Go to Sleep

By DeNeen L. Brown
Washington Post Staff Writer
Sunday, September 11, 2005

See that lady on the bus, back there. The lady with the long black-brown braids, with red wine lipstick and feet so swollen they seem to melt into puddles, spilling over her black shoes.

See her backpack, her home on her lap. She is wearing a jacket, despite a heat index of 106.

Don't stare. But notice that after the bus made its last stop, the lady is still riding, curled up in that blue plastic seat, her head tucked beneath her arms, like the folded wings of a sleeping bird.

And if you rode all night, you would notice that when the bus gets to the end of the line and turns around for its next run, she does not get off, but keeps riding.

On that bus going down Georgia Avenue, you notice another woman sitting with dignity, and then you look at her feet, and notice although they are covered by red fishnet stockings, they, too, are melting into puddles.

There is a man up front with a lump on his head. He is afraid to go back to the alley where teenagers kicked him and stole his last dollar. His feet have become puddles, too.

They are riding this bus, a nocturnal bed, a shelter of suspension, where they sit in different states of nyctitropism, in one position by day and in another by night. Traveling to whatever distant land sleep brings; but also going nowhere, as this bus rocks and swings, cutting the night as it cuts across the city.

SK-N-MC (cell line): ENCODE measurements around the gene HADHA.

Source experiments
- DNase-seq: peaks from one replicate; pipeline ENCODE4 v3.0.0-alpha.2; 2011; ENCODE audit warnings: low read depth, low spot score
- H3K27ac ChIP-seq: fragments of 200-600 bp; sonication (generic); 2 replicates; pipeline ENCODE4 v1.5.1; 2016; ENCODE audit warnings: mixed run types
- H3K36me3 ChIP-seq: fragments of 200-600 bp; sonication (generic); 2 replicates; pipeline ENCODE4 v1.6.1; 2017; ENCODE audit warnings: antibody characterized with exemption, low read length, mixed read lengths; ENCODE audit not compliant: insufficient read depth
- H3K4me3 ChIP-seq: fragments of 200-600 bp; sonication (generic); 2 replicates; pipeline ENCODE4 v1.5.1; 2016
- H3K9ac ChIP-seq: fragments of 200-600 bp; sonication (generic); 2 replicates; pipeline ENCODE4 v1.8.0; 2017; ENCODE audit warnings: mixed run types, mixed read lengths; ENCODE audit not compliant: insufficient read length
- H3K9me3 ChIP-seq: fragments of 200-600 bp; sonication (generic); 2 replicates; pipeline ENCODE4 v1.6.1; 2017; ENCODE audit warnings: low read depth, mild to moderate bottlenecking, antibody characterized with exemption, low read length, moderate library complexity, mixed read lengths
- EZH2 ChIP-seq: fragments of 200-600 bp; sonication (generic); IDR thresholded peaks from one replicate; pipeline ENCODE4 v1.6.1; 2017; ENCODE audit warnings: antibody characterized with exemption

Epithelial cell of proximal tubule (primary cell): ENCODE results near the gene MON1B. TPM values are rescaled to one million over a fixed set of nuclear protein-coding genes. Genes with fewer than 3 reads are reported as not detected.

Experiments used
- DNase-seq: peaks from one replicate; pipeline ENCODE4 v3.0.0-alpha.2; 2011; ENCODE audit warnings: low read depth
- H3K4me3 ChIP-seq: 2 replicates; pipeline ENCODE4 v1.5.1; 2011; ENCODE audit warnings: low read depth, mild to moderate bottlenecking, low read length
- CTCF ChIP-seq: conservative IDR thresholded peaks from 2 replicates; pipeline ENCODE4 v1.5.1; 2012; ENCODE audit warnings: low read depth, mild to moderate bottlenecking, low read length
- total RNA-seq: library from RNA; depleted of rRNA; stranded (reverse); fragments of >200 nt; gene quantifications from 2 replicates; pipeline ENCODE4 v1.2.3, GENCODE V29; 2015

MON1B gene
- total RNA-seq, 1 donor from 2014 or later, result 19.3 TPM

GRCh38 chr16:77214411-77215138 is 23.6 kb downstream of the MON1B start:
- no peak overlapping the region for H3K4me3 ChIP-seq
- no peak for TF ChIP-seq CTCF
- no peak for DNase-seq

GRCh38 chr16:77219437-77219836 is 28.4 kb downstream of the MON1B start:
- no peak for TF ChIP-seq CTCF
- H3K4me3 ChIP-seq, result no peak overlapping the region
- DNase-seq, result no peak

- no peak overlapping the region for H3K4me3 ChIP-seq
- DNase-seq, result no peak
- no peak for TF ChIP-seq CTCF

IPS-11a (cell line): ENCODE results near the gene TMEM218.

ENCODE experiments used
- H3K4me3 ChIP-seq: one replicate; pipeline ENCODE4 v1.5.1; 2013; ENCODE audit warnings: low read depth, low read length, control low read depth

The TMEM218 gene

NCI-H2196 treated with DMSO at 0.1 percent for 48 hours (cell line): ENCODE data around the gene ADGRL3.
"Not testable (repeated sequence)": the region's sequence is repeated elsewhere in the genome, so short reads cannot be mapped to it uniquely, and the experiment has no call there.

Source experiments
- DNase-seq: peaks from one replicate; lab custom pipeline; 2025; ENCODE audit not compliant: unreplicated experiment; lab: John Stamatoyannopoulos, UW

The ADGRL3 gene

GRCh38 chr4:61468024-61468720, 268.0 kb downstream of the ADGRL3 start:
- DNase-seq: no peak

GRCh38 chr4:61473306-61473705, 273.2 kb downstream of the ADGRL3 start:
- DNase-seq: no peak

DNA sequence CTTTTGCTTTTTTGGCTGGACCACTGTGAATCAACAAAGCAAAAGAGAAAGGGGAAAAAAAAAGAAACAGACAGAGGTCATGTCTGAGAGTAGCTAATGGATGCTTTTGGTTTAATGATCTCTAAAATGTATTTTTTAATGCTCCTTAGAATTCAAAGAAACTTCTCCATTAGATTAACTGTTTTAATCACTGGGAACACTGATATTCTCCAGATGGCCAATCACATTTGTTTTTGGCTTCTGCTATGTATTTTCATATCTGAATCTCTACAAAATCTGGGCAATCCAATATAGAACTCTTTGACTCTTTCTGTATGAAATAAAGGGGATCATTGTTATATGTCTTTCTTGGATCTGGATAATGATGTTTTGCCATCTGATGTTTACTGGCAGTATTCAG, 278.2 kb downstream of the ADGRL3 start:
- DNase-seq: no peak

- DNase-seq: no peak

And here is Mr. Wonderful, the bus driver. They call him that because he allows them the peace of this sleep, does not shout at them. He just lets them ride all night, undisturbed until he ends his shift at 3 a.m.

When Mr. Wonderful gets to his final stop, the final motion of the bus gently wakes the woman with her head folded beneath her broken wings, and she steps off on her swollen feet, sinking into the dark. She shuffles to the brightest-lighted bench at the Metro station, where she passes the woman with the gray wig who is sleeping standing up. On her regularbench, she will sit for an hour, wide awake for fear that if she closed her eyes, predators who lurk here would come out of the darkness and get her.

So she sits from 3 to 4, the frightening hour, when no city bus runs. And when 4:13 a.m. arrives, she climbs aboard another bus and it rocks her back to sleep.

In this city with little affordable housing and not enough space in shelters, advocates for the homeless say there are people out here waiting at dark corners and well-lighted places, waiting for the next bus. Waiting to climb aboard, pay the fare, curl up and go under in sleep.

But one wonders how they sleep such trusting sleeps, when strangers sit around them fighting their own sleepless demons.


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